InteractiveFly: GeneBrief

Hepatocyte nuclear factor 4 Biological Overview | Regulation | Developmental Biology | Effects of Mutation | Evolutionary Homologs | References


Gene name - Hepatocyte nuclear factor 4

Synonyms -

Cytological map position - 29E1-29E6

Function - Transcription factor

Keyword(s) - endoderm, salivary glands, malpighian tubules, Fat storage

Symbol - Hnf4

FlyBase ID:FBgn0004914

Genetic map position - 2-

Classification - zinc finger - steroid receptor superfamily

Cellular location - nuclear



NCBI links: Precomputed BLAST | Entrez Gene
Recent literature
Laranjeira, A., Schulz, J. and Dotti, C. G. (2016). Genes related to fatty acid beta-oxidation play a role in the functional decline of the Drosophila brain with age. PLoS One 11: e0161143. PubMed ID: 27518101
Summary:
In living organisms, ageing is widely considered to be the result of a multifaceted process consisting of the progressive accumulation of damage over time, having implications both in terms of function and survival. The study of ageing presents several challenges, from the different mechanisms implicated to the great diversity of systems affected over time. The current study set out to identify genes involved in the functional decline of the brain with age and study its relevance in a tissue dependent manner using Drosophila melanogaster as a model system. The age-dependent upregulation is reported of genes involved in the metabolic process of fatty acid beta-oxidation in the nervous tissue of female wild-type flies. Downregulation of CG10814, dHNF4 and lipid mobilizing genes bmm and dAkh rescues the functional decline of the brain with age, both at the cellular and behaviour level, while over-expression worsens performance. The data proposes the occurrence of a metabolic alteration in the fly brain with age, whereby the process of beta-oxidation of fatty acids experiences a genetic gain-of-function. This event proved to be one of the main causes contributing to the functional decline of the brain with age.
BIOLOGICAL OVERVIEW

A Drosophila gene, Hnf4, was selected by cross-hybridization with a probe to rat HNF4 (hepatocyte nuclear factor 4), a member of the steroid hormone receptor superfamily that plays an important role in liver-specific gene expression. Drosophila Hnf4 is transcribed maternally, and disappears soon after cellularization. It reappears zygotically, first in the posterior midgut and subsequently in the anterior midgut, salivary glands and at the growing tip of the Malpighian tubules. Although early gut development occurs normally, Drosophila mutants in Hnf4 show defects in midgut, Malpighian tubule and salivary gland development. HNF4 mRNA is distributed in a different pattern from that of Forkhead, the Drosophila homolog of the vertebrate Forkhead domain protein HNF3. Whereas forkhead is involved in early gut invagination and is expressed most strongly in the ectodermal hindgut and foregut, Drosophila Hnf4 transcription is involved in gut endoderm determination and is confined to the endodermal midgut (Zhong, 1993).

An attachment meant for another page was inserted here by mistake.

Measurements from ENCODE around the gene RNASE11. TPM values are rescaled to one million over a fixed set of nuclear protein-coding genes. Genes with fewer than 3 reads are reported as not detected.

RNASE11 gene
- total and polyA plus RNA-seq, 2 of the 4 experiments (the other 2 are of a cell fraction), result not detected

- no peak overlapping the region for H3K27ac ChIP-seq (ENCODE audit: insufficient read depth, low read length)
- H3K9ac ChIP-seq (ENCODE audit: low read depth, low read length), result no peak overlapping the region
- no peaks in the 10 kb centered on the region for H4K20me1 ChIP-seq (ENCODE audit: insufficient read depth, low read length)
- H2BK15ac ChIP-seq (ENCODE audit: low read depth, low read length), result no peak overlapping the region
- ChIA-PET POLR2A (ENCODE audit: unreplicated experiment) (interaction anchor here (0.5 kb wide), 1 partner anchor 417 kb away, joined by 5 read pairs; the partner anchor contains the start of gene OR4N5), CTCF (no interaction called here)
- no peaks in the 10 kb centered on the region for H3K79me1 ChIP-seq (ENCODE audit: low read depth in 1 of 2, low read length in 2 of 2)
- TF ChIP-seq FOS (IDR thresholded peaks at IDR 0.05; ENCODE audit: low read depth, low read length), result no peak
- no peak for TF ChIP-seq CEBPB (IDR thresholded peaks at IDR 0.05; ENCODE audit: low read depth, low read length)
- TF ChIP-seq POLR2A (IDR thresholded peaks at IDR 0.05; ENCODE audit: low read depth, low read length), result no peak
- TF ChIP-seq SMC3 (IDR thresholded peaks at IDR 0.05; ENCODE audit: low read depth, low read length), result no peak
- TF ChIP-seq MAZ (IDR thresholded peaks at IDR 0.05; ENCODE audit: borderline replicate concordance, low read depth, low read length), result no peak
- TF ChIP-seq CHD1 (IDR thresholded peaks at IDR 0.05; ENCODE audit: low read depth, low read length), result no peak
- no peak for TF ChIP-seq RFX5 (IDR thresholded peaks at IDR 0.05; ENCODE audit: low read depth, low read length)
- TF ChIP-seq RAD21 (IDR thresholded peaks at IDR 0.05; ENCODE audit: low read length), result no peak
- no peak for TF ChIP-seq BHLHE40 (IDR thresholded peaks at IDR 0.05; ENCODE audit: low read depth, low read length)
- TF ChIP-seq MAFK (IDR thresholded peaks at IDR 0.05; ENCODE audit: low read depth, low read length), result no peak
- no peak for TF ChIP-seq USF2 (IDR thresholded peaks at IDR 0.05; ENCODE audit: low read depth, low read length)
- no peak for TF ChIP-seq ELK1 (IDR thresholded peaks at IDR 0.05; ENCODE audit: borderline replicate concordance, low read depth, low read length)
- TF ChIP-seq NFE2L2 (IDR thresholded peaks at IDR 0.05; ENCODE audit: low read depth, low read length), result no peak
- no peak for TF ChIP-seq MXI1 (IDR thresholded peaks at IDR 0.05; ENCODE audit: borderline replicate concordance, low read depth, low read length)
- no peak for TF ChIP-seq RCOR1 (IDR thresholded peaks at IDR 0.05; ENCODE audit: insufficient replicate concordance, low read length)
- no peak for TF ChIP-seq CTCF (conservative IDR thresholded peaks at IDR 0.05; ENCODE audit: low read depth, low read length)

With such limited information, many questions may be asked, but few answers are currently available. Most of the unanswered questions arise from work on the vertebrate homolog of Drosophila HNF4. Recent experiments show strong parallels between Drosophila and vertebrate HNF4 biology; it is these parallels that raise the yet to be answered questions.

Xenopus HNF4 is present as a maternal protein and accumulates in growing oocytes. Xenopus HNF4 protein distributes in an animal to vegetal gradient in the embryo. This distribution remains through the 64 cell stage at which time a proportion of the protein becomes transported to the nucleus. Transcripts are absent in early embryos but become detectable in the early gastrula, when zygotic transcription has started, and accumulate during further development. Xenopus HNF4 is involved in the activation of an endodermal specific transcription factor HNF1alpha, a homeoprotein (Holewa, 1996).

Activation of HNF1alpha early in Xenopus development is via an HNF4-binding site. This HNF4 binding site is identified as an activin A responsive element in the Xenopus HNF1alpha promoter. This means that activin A signaling, apparently through Tgfß type 1 and type 2 receptors, is required for HNF4 to activate the HNF1alpha promoter. One possibility for activation of Xenopus HNF4 might be its post-transcriptional modification (Weber, 1996). The activation of HNF4 by phosphorylation makes sense as tyrosine phosphorylation of HNF4 is required for DNA binding and consequently for activation of HNF4 in cell-free systems as well as in cultured mammalian cells (Ktistaki, 1995).